“As in previous years, I would like to thank those members of the public who called us to report a drink driver. Our enforcement efforts will of course continue all year round and intelligence from the public is invaluable in keeping Dorset’s roads safe.”

David Sidwick, Dorset Police and Crime Commissioner, said: “I want to thank all those involved in the Christmas drink and drug drive enforcement campaign and I would like to once again thank all the partners involved in the ‘Lift Legend’ campaign.

“I hope all the drivers that got pulled over and were asked to take a test got the message loud and clear – not only are Dorset Police are out and about, preventing crime and protecting the public but drink and drug driving will not be tolerated in our county.

Regular drink and drug driving enforcement is vital and I hope the statistics from the Christmas campaign serves as a reminder to all drivers about the responsibility they accept when they get behind the steering wheel, and the potential consequences when they don’t take that responsibility seriously.”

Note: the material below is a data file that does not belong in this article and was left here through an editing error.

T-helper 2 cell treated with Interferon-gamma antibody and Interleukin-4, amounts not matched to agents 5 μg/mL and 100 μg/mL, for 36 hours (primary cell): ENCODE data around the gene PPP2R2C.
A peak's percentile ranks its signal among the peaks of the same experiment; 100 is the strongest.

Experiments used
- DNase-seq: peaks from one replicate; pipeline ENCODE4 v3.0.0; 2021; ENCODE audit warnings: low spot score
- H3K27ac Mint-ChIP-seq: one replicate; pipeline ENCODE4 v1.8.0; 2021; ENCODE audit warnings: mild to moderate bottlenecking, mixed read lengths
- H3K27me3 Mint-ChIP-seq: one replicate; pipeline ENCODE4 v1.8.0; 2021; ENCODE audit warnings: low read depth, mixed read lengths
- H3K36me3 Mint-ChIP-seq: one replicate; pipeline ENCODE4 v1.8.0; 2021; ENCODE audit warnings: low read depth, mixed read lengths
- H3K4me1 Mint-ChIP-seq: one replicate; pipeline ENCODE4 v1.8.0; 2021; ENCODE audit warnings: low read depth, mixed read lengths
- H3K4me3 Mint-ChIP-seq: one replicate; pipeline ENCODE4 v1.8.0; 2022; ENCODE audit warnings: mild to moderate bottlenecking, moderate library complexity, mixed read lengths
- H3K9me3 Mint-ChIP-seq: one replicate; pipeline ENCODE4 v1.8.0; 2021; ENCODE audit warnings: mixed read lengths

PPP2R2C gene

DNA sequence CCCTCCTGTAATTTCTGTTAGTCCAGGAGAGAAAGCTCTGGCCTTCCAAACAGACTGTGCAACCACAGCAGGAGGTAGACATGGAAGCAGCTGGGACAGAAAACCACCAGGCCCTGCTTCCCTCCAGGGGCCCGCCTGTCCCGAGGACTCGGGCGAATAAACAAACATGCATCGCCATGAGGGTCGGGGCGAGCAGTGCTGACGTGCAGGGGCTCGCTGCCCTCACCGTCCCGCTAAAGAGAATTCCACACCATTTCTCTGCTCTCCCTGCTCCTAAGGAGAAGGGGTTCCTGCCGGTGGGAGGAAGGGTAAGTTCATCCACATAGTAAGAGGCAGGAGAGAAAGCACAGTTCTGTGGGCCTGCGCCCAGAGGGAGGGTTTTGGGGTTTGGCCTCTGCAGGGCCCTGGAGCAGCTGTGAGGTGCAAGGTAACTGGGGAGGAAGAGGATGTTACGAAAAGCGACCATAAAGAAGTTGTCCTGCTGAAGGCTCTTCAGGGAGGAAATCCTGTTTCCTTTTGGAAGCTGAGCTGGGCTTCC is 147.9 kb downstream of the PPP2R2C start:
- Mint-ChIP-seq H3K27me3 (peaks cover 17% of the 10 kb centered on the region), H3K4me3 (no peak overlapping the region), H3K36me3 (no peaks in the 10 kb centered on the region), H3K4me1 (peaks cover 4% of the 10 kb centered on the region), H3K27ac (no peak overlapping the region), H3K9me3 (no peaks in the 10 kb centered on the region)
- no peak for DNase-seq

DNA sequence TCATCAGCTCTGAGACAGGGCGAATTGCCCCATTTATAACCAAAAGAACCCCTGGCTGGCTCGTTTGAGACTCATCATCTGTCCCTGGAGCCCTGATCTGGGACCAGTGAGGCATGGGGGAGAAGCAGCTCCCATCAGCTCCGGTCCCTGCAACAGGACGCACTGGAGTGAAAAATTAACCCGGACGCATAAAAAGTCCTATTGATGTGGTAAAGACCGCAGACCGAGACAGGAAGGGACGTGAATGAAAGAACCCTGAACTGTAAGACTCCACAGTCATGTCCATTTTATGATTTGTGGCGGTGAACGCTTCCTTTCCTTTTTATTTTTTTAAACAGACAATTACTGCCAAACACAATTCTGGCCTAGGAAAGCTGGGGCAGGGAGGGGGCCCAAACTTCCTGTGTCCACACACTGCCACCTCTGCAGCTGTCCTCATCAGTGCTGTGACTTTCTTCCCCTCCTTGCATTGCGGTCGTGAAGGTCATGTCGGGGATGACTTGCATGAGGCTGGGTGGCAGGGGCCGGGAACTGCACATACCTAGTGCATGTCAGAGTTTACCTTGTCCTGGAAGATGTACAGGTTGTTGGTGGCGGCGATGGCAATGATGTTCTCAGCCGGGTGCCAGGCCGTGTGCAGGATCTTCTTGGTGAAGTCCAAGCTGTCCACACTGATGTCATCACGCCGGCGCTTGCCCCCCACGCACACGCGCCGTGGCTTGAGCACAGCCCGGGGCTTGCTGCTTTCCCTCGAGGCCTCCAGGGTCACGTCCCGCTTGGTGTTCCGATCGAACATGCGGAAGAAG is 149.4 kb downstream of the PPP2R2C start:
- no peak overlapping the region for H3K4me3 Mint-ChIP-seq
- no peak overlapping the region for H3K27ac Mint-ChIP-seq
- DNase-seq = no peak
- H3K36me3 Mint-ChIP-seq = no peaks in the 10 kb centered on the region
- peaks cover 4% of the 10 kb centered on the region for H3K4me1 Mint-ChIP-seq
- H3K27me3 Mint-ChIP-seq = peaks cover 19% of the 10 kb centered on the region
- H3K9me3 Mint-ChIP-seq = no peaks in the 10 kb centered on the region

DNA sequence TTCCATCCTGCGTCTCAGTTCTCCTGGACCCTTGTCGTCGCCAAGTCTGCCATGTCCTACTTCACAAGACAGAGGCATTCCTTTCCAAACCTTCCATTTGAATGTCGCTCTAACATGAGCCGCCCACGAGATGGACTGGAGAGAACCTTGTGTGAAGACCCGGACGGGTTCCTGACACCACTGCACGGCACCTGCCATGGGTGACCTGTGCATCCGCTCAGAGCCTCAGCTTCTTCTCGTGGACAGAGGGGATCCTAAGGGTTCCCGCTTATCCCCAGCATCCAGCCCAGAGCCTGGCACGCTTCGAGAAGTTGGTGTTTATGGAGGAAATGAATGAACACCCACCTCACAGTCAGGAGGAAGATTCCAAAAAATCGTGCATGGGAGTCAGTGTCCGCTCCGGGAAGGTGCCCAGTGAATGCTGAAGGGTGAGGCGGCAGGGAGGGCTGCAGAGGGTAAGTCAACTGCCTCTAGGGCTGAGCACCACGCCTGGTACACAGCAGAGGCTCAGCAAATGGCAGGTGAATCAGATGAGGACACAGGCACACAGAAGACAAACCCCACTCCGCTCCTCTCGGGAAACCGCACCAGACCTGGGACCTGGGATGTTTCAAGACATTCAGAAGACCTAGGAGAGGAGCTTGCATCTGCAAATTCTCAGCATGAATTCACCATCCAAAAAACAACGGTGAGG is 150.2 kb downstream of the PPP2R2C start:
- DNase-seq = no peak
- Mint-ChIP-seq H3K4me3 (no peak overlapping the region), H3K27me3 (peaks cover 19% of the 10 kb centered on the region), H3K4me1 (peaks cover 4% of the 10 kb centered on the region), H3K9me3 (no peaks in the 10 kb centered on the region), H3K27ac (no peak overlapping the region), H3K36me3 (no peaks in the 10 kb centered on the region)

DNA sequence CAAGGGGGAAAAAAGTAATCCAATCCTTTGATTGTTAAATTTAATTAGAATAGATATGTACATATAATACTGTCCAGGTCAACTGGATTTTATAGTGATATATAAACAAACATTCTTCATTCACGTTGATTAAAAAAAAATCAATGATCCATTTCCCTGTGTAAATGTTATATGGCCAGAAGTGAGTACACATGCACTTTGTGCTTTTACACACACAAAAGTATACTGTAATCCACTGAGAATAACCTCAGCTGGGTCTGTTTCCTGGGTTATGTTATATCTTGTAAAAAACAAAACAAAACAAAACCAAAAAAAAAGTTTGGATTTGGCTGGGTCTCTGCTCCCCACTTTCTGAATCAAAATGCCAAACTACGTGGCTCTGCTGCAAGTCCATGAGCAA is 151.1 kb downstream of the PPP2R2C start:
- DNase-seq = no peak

If you suspect someone of driving under the influence of alcohol or drugs, please dial 999 immediately with the vehicle information and direction of travel. 

For non-urgent matters, or to pass information about someone who regularly drives under the influence of drugs or alcohol, please go to or call 101.